Foreign Minister Nikos Kotzias’ resignation comes at a very crucial time for Greece’s foreign policy and for the region.
While the departure of Nikos Kotzias from the high-profile position of foreign minister is a blow for Prime Minister Alexis Tsipras, especially as the key diplomatic achievement of his time in office – the Prespes Agreement on the Macedonia name issue – is at a crucial juncture, it is unlikely that it will lead to any material change to the SYRIZA leader’s political plans.
Greece’s industrial turnover rose by 20.5 percent in August after July’s figure was slightly revised upward to 17.6 percent, Hellenic Statistical Authority (ELSTAT) data published on Friday showed.
The Organisation for Economic Co-operation and Development's (OECD) policy brief on child wellness, which tracks child poverty in developed countries, has shown that Greece was among the countries where child poverty has increased sharply in recent years.
One of the government’s most high-profile figures, Foreign Minister Nikos Kotzias, resigned on Wednesday, forcing Prime Minister Alexis Tsipras into another damage limitation exercise when he would prefer the spotlight to be on his government’s latest initiatives on the economic front instead.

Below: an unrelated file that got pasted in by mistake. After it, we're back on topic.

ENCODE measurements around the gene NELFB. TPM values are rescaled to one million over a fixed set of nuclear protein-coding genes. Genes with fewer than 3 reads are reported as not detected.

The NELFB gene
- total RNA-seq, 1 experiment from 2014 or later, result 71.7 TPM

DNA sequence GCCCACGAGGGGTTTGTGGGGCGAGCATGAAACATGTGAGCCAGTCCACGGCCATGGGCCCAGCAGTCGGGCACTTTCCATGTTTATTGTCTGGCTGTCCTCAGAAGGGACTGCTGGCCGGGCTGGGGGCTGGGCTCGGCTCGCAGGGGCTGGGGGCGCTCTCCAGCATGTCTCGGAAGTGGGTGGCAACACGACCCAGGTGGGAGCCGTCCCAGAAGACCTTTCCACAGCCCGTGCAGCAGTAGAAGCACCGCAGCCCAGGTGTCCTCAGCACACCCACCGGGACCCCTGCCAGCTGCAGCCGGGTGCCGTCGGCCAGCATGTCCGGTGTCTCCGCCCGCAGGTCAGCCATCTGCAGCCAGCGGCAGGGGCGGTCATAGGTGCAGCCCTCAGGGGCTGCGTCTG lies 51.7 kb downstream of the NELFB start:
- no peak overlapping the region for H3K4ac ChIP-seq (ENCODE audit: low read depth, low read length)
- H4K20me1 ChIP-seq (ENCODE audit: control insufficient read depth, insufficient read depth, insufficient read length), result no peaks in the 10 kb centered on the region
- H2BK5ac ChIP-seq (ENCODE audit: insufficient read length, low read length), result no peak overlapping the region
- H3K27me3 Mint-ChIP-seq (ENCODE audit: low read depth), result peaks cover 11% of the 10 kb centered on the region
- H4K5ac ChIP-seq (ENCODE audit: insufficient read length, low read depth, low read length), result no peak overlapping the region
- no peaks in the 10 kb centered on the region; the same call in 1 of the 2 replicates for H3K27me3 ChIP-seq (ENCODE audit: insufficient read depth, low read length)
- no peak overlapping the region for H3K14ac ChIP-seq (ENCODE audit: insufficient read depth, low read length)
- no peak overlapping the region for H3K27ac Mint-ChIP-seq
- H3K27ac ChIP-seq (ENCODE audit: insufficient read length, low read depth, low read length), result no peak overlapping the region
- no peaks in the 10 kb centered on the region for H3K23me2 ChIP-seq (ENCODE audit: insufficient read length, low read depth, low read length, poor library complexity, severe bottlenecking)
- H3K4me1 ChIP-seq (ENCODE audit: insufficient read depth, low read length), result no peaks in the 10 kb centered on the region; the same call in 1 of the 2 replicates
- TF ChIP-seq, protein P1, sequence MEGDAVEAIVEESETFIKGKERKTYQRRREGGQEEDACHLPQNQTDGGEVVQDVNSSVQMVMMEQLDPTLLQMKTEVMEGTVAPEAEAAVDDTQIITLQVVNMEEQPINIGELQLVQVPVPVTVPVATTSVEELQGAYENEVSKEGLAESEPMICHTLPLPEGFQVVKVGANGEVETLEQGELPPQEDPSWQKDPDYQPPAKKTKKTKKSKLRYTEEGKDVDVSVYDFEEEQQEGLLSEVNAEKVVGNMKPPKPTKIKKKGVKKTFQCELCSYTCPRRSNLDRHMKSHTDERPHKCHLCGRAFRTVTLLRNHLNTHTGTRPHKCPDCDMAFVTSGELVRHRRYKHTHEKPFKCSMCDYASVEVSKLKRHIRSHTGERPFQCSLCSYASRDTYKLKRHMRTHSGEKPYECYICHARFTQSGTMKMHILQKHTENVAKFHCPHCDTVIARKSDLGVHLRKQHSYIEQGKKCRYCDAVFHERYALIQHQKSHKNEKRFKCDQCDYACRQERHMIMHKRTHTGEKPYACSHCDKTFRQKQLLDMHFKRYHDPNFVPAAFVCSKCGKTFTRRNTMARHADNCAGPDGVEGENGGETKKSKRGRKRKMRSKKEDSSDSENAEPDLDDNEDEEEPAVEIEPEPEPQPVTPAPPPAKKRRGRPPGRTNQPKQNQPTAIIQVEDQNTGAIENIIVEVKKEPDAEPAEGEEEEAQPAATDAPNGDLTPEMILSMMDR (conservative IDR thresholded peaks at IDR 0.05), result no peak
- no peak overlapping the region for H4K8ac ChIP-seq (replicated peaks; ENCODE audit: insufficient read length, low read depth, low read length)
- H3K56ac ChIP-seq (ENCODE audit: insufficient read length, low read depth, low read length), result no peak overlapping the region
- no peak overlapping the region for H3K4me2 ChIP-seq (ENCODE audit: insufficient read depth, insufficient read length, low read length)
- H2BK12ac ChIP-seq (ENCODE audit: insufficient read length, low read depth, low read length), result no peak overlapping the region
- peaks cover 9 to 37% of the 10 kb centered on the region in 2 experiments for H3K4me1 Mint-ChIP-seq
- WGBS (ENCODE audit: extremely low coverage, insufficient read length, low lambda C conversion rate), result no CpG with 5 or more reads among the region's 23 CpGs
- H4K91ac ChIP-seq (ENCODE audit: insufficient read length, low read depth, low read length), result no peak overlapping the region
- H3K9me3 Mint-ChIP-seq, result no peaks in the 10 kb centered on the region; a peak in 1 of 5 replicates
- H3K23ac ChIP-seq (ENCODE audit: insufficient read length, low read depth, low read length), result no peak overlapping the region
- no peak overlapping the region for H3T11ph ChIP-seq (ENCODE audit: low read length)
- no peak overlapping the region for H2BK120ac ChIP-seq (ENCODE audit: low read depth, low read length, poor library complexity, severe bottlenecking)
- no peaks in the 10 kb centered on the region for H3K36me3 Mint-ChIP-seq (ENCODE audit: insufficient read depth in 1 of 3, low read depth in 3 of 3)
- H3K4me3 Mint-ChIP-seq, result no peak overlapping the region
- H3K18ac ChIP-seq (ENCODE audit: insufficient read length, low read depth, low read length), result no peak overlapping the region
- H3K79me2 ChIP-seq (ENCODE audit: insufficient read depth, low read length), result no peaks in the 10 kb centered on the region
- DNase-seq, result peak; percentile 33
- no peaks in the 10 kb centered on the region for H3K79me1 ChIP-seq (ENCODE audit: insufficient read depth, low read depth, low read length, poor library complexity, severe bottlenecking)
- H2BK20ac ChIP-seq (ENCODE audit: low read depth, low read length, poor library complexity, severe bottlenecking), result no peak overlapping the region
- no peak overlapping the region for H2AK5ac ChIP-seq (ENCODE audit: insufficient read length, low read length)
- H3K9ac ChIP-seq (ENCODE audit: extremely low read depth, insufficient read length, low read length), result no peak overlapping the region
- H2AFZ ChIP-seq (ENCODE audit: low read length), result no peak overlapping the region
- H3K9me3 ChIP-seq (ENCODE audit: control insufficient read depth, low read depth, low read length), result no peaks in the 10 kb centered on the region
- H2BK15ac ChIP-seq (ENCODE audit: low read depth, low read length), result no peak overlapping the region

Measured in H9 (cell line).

Greece’s central government primary cash balance recorded a surplus of 17.96 billion euros in the first nine months of the year, Bank of Greece (BoG) figures have shown.
Greece has scored poorly in the first European Skills Index (ESI) released by the European Centre for the Development of Vocational Training (Cedefop).
The battle lines for Greece’s next general election have been drawn. Amid the bitterness spewing forth from SYRIZA, New Democracy and their supporters, the party’s two leaders have set out alternative visions for the country based on different economic policy, for any Greeks that are still interested in that kind of thing.